The RAF Defford Museum at National Trust Croome opened on Sunday September 28th 2014 and fulfilled a long cherished dream of Veterans of RAF Defford.
In early Spring 2014 plans were put in place to start building work on the restoration of the Sick Quarters Decontamination Annexe of RAF Defford to accommodate the ‘RAF Defford Museum’. The restoration of the building was funded by the generosity of Severn Waste Services, based in Evesham, through the Landfill Community Scheme.
On May 16th 2014, the restored Decontamination Annexe was formally handed over to the National Trust by the contractors, Croft Building and Conservation. The historic building was restored to its 1942 appearance externally while adapted internally to house the Museum.
A second former RAF building which had housed the Station Ambulance Garage and the Mortuary, has also now been restored, thanks to the generosity of a private donor. This addition to the Museum was opened to the public in February 2016 and houses the cockpit and forward fuselage of Canberra WD956 a ground training simulator that finished its days at RRE Pershore after moving from Defford. Also in this building is an exhibition telling the story of Defford’s role during the Cold War years. This includes “what happened next” after Defford closed for flying in 1957 and operations moved to RRE Pershore because the main runway was not long enough or strong enough to take the new V-bombers then coming into service.
Attached to the Ambulance Garage but not open to visitors is the former Mortuary which houses the Museum Store.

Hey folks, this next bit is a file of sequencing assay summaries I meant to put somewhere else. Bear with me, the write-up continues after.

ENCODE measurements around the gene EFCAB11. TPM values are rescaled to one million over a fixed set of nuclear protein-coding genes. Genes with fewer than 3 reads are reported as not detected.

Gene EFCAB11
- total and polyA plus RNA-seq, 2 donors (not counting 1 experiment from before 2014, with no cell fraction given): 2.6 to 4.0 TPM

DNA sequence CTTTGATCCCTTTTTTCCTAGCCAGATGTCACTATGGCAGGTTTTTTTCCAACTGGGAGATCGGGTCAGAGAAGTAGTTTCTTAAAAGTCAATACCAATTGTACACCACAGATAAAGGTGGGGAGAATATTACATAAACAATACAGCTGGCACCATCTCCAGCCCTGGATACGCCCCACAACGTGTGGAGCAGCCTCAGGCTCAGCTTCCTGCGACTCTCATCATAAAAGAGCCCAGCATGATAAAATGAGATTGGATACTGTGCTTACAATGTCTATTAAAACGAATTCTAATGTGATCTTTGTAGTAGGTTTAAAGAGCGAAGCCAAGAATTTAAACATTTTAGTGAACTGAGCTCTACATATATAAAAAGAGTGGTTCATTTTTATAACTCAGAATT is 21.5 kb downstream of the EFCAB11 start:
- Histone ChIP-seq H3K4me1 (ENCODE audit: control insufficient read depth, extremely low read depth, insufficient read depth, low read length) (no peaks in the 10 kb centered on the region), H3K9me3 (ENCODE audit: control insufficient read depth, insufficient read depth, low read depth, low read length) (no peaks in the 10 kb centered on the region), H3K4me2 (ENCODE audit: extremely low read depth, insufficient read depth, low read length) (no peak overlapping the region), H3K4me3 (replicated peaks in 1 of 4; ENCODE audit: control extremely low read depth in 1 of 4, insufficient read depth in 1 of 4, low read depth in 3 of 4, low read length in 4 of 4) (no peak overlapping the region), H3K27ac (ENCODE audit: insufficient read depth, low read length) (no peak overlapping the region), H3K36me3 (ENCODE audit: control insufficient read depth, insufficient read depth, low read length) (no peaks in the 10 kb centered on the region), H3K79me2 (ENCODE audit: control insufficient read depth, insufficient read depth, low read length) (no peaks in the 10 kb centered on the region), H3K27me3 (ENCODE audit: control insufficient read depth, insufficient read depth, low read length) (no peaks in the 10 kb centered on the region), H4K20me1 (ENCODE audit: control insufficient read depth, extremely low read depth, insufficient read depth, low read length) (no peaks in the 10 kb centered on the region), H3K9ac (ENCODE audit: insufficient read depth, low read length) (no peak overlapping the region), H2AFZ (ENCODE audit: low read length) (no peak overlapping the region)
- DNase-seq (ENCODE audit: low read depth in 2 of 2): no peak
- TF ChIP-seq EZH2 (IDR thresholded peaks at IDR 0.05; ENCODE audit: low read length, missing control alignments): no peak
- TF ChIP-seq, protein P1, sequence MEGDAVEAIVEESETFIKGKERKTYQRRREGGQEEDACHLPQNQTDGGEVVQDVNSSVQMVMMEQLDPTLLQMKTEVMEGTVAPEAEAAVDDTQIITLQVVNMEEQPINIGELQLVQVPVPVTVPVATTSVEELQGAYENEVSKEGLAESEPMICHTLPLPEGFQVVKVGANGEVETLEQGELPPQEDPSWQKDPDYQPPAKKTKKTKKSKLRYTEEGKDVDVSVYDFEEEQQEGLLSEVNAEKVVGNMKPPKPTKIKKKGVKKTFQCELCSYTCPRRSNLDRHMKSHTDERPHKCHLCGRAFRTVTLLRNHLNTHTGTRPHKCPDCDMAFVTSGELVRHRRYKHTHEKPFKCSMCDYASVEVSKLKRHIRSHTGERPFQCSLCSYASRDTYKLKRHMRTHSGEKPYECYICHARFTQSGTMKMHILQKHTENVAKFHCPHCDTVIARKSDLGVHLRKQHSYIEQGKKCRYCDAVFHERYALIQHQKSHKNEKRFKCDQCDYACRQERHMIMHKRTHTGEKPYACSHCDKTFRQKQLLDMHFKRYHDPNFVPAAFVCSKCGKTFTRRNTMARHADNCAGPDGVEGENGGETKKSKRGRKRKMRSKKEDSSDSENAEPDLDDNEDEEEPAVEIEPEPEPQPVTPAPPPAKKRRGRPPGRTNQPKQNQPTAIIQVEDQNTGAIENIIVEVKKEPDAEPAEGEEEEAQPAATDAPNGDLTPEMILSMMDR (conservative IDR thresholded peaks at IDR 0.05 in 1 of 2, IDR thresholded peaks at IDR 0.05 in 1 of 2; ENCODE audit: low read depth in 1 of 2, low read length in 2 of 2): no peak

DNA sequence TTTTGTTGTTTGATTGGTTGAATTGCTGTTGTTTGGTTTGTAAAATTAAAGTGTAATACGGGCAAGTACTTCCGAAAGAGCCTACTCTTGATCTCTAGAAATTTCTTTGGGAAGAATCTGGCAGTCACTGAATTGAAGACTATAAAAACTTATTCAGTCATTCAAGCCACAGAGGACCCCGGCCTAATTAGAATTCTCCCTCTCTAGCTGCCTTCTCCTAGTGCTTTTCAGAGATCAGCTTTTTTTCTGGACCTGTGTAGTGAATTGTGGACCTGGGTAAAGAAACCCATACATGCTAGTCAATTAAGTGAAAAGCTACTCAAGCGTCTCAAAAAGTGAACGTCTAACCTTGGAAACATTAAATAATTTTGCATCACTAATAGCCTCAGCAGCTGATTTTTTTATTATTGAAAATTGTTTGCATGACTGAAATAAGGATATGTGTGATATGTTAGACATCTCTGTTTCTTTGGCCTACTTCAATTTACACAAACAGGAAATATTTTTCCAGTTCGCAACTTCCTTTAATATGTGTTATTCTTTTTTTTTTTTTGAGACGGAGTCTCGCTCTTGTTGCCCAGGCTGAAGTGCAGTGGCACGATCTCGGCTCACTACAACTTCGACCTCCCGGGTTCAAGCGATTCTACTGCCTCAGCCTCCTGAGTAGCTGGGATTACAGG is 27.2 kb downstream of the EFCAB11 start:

The Museum tells the fascinating story of RAF Defford during World War II and the Cold War years, and its vital role in the flight testing of secret radar systems devised by scientists at the Telecommunications Research Establishment at Malvern. It describes the part played by the Station in the social history of rural Worcestershire, and the way in which the construction of the airfield dramatically changed the landscape of Croome Park.
Outreach and education is an essential part of the Museum, enabling us to tell the story of RAF Defford to local groups and societies, and most importantly to young people in schools, colleges and universities. The Museum also brings a wide range of volunteer opportunities to the National Trust at Croome, as stewards, carrying out historical research, and assisting with the outreach activities. To find out more about volunteering, please use our Contact Us page.
To follow our plans for the Museum please see our News Page updates.
Comments and suggestions are welcome via our Contact Us page.
The Museum Project Team
The RAF Defford Museum Project was driven by a Project Board appointed by the National Trust, comprising Michael Smith (the NT Property Manager at Croome) as Chairman, Dr Dennis Williams and Dr Bob Shaw from the DAHG. The professional Project Manager and surveyor was Sarah Fowler.
Dr Dennis Williams, the DAHG Curator is also National Trust’s appointed Curator for the Museum, with full curatorial authority.
The restoration project was put out to tender in early November 2013 and Croft Building and Conservation Ltd was appointed by the National Trust to carry out the work of restoring the Decontamination Annexe to as near as possible its 1942 appearance, while also adapting it to accommodate the Museum and meet modern building requirements such as thermal insulation. It was also important to ensure that bats, a protected species, were not disadvantaged!
The restoration was made possible by a generous grant and on-going support and encouragement from the Evesham-based firm Severn Waste Services through the Landfill Communities Scheme. This was administered by the Pershore-based charity Welcome to our Future.
In May 2014, we received the news that we had been awarded an ‘Our Heritage’ grant of £82,900 by the Heritage Lottery Fund. This grant funded the interior of the buildings, its fixtures, fittings and displays and enabled us to carry out a 3 year education and outreach programme.
We are recruiting Museum volunteers. Can you help? Find out more.